'(1) The enactments listed in subsection (2) shall not prevent or restrict the provision of information to the Public Private Partnership Agreement Arbiter appointed under section 225(1) of the Greater London Authority Act 1999 (c.29).
(2) Those enactments are—
(a) section 133 of the Fair Trading Act 1973 (c.41),
(b) section 174 of the Consumer Credit Act 1974 (c.39),
(c) section 10 of the Estate Agents Act 1979 (c.38),
(d) section 19 of the Competition Act 1980 (c.21),
(e) section 101 of the Telecommunications Act 1984 (c.12),
(f) section 74 of the Airports Act 1986 (c.31),
(g) section 38 of the Consumer Protection Act 1987 (c.43),
(h) section 206 of the Water Industry Act 1991 (c.56),
(i) section 204 of the Water Resources Act 1991 (c.57),
(j) section 145 of the Railways Act 1993 (c.43),
(k) section 55 of the Competition Act 1998 (c.41),
(l) section 105 of the Utilities Act 2000 (c.27), and
(m) section 237 of the Enterprise Act 2002 (c.40).'.—[Mr. Spellar.]
Brought up, and read the First time.
I beg to move, That the clause be read a Second time.
The clause is fairly straightforward. It will allow the London Underground public-private partnership arbiter to receive information from bodies, such as statutory regulators, to help him meet his statutory duties. At present, section 235 of the Greater London Authority Act 1999 allows the arbiter to share information that he has gathered with bodies such as the statutory regulators, and to assist them to meet their statutory duties, but interestingly enough it does not give him reciprocal rights to any information that they have gathered. Both the arbiter and the Government believe that that oversight is likely to weaken the effectiveness of the arbiter's office.
The officer of the arbiter is vital to the integrity of London Underground PPP arrangements, which we discussed at some length earlier this morning. For that office to be effective, the arbiter must have access to good-quality, specific information about relevant businesses. It is usual legislative practice that a new statutory authority, such as the regulator, may both release specific information to other authorities and receive relevant information from them. The new clause will put the PPP arbiter on a par with other regulators in that respect.
I am most grateful for that information. The fact that the new clause has been drafted is an admission by the Government that there may be circumstances in which the arbiter and official regulator will be called on to act. Will the right hon. Gentleman explain the circumstances in which the arbiter has a role to play?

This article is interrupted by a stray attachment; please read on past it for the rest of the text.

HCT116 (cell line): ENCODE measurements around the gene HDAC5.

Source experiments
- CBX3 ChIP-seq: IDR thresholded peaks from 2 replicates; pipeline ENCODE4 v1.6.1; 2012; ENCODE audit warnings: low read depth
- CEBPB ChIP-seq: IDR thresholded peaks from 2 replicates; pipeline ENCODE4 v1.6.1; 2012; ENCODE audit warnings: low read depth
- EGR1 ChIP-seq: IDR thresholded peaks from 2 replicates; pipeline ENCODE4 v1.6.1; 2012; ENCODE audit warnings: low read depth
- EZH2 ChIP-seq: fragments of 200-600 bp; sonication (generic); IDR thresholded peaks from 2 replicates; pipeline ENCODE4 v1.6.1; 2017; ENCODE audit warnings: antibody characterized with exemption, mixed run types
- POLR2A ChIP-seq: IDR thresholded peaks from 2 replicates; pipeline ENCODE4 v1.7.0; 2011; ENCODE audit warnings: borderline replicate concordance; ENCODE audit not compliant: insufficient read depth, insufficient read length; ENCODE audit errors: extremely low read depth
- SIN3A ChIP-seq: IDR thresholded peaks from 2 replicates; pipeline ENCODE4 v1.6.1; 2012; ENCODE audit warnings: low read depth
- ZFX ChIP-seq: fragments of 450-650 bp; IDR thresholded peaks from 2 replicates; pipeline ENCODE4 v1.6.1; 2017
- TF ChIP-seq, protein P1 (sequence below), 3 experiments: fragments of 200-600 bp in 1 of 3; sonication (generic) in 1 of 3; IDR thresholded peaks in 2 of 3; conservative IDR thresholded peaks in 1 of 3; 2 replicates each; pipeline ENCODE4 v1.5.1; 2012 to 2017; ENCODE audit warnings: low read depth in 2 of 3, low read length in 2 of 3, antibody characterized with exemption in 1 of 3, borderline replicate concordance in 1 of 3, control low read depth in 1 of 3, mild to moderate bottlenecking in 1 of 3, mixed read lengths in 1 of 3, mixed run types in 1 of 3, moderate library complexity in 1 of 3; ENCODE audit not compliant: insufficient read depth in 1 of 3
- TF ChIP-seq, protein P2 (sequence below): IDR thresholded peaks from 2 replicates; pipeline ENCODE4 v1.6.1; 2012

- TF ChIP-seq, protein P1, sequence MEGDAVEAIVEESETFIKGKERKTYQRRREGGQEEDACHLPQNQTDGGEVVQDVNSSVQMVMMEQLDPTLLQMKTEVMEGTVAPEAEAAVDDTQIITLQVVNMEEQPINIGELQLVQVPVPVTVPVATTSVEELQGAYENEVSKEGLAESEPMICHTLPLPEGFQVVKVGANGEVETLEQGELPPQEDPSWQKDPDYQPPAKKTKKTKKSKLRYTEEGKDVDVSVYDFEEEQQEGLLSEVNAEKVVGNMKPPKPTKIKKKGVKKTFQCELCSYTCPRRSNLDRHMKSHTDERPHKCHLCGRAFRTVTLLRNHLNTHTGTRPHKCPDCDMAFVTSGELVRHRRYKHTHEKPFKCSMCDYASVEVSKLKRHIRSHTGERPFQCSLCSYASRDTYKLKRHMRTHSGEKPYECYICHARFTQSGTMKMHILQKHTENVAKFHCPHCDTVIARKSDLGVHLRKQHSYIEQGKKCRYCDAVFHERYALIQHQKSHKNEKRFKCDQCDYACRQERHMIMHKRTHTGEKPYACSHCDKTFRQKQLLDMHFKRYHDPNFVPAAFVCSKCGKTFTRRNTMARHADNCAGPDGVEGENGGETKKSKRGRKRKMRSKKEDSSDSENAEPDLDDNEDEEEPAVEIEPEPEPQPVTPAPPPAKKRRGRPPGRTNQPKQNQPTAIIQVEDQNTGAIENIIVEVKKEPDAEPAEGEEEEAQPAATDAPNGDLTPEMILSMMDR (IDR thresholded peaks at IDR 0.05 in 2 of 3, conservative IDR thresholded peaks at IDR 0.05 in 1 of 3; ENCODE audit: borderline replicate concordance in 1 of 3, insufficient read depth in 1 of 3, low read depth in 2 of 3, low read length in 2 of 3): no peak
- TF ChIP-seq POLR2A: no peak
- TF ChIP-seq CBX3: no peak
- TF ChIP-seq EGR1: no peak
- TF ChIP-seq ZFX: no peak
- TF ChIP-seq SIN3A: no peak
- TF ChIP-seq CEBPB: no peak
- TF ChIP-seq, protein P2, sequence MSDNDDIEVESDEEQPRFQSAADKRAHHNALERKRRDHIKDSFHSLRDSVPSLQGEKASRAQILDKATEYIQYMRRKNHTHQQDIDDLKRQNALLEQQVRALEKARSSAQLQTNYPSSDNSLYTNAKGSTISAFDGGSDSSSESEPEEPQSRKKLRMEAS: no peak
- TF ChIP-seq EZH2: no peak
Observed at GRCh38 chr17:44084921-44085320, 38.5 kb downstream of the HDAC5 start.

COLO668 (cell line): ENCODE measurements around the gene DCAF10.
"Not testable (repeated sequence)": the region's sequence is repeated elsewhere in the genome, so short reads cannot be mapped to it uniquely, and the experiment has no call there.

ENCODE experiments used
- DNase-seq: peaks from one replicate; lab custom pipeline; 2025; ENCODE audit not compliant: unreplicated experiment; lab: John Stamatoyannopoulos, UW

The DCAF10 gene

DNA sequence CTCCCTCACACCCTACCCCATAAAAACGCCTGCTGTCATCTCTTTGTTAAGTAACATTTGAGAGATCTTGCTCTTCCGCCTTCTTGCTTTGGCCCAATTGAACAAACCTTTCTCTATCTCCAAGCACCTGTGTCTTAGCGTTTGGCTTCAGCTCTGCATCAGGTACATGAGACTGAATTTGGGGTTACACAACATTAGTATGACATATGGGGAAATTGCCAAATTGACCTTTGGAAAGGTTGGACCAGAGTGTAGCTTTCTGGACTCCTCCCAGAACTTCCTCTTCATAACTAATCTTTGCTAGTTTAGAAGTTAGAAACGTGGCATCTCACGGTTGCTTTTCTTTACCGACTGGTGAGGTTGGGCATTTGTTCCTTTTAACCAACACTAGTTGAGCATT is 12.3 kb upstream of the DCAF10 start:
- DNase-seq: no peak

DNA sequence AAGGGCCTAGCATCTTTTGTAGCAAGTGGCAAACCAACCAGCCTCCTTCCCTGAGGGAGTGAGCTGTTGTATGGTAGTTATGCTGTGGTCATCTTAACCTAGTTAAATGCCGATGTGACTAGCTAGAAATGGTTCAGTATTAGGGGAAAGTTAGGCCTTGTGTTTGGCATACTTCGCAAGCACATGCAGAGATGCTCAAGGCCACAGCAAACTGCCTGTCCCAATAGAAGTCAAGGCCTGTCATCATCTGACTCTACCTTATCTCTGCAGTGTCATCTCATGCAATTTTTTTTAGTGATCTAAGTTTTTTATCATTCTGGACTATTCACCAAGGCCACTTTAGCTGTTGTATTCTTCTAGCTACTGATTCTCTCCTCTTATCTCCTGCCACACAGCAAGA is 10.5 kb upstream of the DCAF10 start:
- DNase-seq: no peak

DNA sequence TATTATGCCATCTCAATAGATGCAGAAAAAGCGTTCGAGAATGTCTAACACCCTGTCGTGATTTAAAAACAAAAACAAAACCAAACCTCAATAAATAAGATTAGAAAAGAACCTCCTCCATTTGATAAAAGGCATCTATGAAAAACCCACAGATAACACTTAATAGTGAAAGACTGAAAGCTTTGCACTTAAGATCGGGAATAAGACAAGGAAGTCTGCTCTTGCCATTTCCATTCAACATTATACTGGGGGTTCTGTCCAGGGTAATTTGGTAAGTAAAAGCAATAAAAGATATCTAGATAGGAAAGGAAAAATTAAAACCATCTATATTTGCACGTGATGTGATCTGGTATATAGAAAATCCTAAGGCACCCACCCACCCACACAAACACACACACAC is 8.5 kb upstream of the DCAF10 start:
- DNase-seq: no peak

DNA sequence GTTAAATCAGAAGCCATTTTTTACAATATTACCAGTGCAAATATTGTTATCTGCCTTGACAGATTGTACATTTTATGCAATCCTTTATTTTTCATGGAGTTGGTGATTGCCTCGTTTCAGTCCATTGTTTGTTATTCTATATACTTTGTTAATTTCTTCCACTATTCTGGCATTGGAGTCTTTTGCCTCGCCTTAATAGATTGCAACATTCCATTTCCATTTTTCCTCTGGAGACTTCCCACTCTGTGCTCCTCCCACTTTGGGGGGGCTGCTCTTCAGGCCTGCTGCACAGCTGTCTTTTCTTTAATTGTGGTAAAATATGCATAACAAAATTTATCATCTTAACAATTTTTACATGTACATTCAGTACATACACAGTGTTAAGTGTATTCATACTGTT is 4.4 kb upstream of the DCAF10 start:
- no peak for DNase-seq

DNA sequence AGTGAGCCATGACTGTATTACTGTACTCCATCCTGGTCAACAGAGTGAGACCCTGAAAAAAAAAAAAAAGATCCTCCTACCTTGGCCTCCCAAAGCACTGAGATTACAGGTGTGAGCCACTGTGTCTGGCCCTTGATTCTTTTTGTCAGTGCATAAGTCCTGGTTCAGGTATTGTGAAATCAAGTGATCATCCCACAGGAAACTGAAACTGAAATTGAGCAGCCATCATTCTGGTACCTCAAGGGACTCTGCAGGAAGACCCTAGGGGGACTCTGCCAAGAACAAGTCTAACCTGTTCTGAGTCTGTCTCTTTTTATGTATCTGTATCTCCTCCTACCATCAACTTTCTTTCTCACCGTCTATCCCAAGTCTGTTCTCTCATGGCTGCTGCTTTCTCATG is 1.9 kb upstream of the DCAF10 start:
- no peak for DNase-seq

I am not familiar with all the regulations and Acts listed in the new clause, so perhaps he would be good enough to share with the Committee what information it is envisaged would be passed to the arbiter, as set out in the enactments. I imagine that most of the information would relate to companies and that it would be of a commercial and sensitive nature. Presumably, the confidentiality and sensitivity of that information would be guaranteed. It would be helpful if we understood precisely the circumstances under which the arbiter would act. What would be the consequences if the Committee were not minded to approve new clause 23? What is the role of the arbiter vis-à-vis the Office of the Rail Regulator? How would they work together?
The hon. Lady invites me to speculate on the possibility of the Committee's not voting in favour of the clause. I am reminded of Damon Runyon's dictum that in life the race may not always go to the swiftest, nor victory to the strongest—but that is the way to bet.
The hon. Lady asked about different kinds of information. The Greater London Authority Act 1999 allows the arbiter to release information about specific individuals and their businesses to regulators of other industries to help them fulfil their statutory functions. Unfortunately, it does not allow him to receive such information from them. That relates to costs. For the arbiter to make comparisons with costs in other industries is a crucial part of his role in seeking to
deal with disputes between the parties to the agreement.
The PPP contracts allow for seven-and-a-half-year periodic reviews, under which the arbiter would judge the appropriate price for any adjustments to the contract. The clause would enable him to make the appropriate judgment.
Question put and agreed to.
Clause read a Second time, and added to the Bill.